“Thankfully,” Gainer also said, “it does not appear to be terrorism-related.”
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Before we get to the specifics of this exposé about escorts working the Iowa and New Hampshire primary crowds, let’s get three things out of the way: 1.) It’s from Cosmopolitan; 2.) most of the women quoted use fake (if colorful) names; and 3.) again, it’s from Cosmopolitan. That said, here’s what we learned:
- Business was booming: one escort who says she typically gets two inquiries a weekend got 15 requests in the pre-primary weekend.
- Their primary season clientele is a bit older than normal—”40s through mid-60s, compared with mostly twentysomething regulars” and “they’ve clearly done this before.”
- They seemed more nervous than other clients, because “the stakes are higher when you’re working for a possible future president” but “all practiced impeccable manners.”
- One escort “typically enjoy[s] the company of Democrats more, just because I feel like our views line up a lot more.”
No matter where you stand on mandating companies to include a backdoor in encryption technologies, it doesn’t make sense to allow that decision to be made on a state level. “The problem with state-level legislation of this nature is that it manages to be both wildly impractical and entirely unenforceable,” writes Brian Barrett at Wired. There is a solution to this problem. “California Congressman Ted Lieu has introduced the ‘Ensuring National Constitutional Rights for Your Private Telecommunications Act of 2016,’ which we’ll call ENCRYPT. It’s a short, straightforward bill with a simple aim: to preempt states from attempting to implement their own anti-encryption policies at a state level.”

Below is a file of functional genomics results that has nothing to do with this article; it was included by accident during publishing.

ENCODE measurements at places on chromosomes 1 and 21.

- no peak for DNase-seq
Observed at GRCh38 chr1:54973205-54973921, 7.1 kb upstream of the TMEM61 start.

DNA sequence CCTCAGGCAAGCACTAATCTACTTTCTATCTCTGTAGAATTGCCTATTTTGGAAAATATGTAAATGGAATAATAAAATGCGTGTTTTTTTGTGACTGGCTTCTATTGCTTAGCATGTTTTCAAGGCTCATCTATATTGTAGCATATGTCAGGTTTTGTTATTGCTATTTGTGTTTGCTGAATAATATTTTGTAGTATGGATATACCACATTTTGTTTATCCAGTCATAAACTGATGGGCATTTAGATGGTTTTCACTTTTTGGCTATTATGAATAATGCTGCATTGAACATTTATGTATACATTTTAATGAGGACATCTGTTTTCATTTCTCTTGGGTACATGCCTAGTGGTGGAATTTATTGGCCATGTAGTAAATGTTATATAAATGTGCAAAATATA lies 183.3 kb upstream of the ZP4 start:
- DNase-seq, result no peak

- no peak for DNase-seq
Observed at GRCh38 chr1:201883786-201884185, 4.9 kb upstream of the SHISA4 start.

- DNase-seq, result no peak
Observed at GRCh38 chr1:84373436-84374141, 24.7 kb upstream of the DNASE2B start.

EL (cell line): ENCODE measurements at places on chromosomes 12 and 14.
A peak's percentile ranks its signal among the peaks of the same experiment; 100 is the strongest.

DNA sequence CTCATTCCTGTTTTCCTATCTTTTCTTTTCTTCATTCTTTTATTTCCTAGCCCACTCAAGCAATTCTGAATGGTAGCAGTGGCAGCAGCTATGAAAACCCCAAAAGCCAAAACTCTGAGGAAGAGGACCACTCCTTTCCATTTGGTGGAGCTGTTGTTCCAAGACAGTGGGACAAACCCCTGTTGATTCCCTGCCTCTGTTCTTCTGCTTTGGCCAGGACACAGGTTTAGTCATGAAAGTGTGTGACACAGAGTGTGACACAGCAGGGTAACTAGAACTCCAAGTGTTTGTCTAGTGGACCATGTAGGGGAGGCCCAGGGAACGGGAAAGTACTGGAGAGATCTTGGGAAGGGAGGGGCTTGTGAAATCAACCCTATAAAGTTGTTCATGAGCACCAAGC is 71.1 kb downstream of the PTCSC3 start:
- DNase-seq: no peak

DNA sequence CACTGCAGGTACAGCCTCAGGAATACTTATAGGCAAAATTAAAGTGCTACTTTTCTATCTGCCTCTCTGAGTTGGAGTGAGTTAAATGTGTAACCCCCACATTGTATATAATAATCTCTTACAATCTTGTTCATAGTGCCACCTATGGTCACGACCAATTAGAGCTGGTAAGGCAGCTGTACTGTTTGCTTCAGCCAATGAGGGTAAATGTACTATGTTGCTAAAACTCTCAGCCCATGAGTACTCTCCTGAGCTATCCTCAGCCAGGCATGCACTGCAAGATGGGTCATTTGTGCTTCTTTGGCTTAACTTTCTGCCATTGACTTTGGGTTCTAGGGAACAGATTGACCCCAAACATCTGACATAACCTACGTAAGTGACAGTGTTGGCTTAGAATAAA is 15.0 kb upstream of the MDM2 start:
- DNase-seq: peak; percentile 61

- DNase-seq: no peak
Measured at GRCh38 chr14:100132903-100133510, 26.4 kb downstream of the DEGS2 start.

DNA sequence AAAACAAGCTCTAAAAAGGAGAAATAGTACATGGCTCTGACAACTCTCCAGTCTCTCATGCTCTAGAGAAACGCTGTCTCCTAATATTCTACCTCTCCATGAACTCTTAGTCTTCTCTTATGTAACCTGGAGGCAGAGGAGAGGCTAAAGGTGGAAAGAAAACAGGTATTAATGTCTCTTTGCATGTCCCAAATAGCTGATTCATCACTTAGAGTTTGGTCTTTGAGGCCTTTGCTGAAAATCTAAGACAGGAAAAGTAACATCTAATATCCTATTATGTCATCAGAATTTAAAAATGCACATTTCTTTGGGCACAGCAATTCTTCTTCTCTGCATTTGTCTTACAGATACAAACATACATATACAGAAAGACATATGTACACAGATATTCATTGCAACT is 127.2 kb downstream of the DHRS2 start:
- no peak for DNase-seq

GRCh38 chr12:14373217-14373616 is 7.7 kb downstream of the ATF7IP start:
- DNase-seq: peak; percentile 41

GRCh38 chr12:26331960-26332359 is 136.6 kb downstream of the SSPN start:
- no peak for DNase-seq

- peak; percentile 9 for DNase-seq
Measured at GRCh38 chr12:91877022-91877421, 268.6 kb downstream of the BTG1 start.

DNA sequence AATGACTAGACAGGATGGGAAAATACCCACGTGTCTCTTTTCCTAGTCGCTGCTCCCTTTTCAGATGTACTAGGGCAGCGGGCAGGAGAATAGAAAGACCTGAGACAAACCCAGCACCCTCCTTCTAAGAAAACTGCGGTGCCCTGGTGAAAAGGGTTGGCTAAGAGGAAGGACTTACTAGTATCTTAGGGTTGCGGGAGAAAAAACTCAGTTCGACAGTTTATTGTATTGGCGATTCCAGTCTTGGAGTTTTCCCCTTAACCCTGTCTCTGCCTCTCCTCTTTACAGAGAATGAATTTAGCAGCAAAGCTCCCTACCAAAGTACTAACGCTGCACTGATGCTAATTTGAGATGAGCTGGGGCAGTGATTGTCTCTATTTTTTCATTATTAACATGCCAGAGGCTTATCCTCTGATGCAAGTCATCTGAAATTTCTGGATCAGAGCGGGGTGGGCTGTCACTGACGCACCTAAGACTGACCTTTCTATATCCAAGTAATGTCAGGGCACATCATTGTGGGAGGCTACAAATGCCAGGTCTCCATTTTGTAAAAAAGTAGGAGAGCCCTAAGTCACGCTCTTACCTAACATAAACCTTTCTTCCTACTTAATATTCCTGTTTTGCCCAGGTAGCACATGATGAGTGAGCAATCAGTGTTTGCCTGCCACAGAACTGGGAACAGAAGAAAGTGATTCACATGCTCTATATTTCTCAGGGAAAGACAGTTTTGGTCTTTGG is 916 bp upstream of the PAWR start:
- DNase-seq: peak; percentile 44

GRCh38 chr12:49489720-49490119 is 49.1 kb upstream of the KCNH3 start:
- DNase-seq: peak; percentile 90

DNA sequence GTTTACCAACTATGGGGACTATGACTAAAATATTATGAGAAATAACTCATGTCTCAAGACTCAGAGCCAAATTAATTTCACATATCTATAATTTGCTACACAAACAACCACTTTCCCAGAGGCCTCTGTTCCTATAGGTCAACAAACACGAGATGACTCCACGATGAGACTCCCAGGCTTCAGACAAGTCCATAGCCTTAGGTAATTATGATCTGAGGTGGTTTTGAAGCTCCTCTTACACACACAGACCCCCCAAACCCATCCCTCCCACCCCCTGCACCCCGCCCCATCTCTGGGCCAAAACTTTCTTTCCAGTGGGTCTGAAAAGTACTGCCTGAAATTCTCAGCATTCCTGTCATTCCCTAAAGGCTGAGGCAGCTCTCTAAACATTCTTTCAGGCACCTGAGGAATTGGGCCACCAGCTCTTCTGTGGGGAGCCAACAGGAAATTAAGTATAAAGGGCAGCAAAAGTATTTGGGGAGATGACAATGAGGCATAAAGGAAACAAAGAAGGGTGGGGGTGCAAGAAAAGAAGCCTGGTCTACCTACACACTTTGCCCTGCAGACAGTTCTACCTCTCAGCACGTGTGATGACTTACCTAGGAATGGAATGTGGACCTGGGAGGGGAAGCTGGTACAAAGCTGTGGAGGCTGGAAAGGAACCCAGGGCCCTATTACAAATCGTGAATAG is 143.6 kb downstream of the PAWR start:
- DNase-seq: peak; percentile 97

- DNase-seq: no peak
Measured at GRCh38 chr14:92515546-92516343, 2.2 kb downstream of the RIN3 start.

Much has been made of David Brooks’s recent New York Times column, in which confesses to missing already the civility and humanity of Barack Obama, compared to who might take his place. In NewYorker.com, Jeffrey Frank reminds us how critical such attributes are to foreign policy. “It’s hard to imagine Kennedy so casually referring to the leader of Russia as a gangster or a thug. For that matter, it’s hard to imagine any president comparing the Russian leader to Hitler [as] Hillary Clinton did at a private fund-raiser. … Kennedy, who always worried that miscalculation could lead to war, paid close attention to the language of diplomacy.”
The New Covenant. The Third Way. The Democratic Leadership Council style. Call it what you will, but whatever centrist triangulation Bill Clinton embraced in 1992, Hillary Clinton wants no part of it in 2016. Writing for Bloomberg, Sasha Issenberg and Margaret Talev explore how Hillary’s campaign has “diverged pointedly” from what made Bill so successful: “For Hillary to survive, Clintonism had to die.” Bill’s positions in 1992—from capital punishment to free trade—“represented a carefully calibrated diversion from the liberal orthodoxy of the previous decade.” But in New Hampshire, Hillary “worked to juggle nostalgia for past Clinton primary campaigns in the state with the fact that the Bill of 1992 or the Hillary of 2008 would likely be a marginal figure within today’s Democratic politics.”
At first, “it was pleasant” to see Trevor Noah “smiling away and deeply dimpling in the Stewart seat, the seat that had lately grown gray hairs,” writes The Atlantic‘s James Parker in assessing the new host of the once-indispensable Daily Show. But where Jon Stewart was a heavyweight, Noah is “a very able lightweight, [who] needs time too. But he won’t get any. As a culture, we’re not about to nurture this talent, to give it room to grow. Our patience was exhausted long ago, by some other guy. We’re going to pass judgment and move on. There’s a reason Simon Cowell is so rich. Impress us today or get thee hence. So it comes to this: It’s now or never, Trevor.”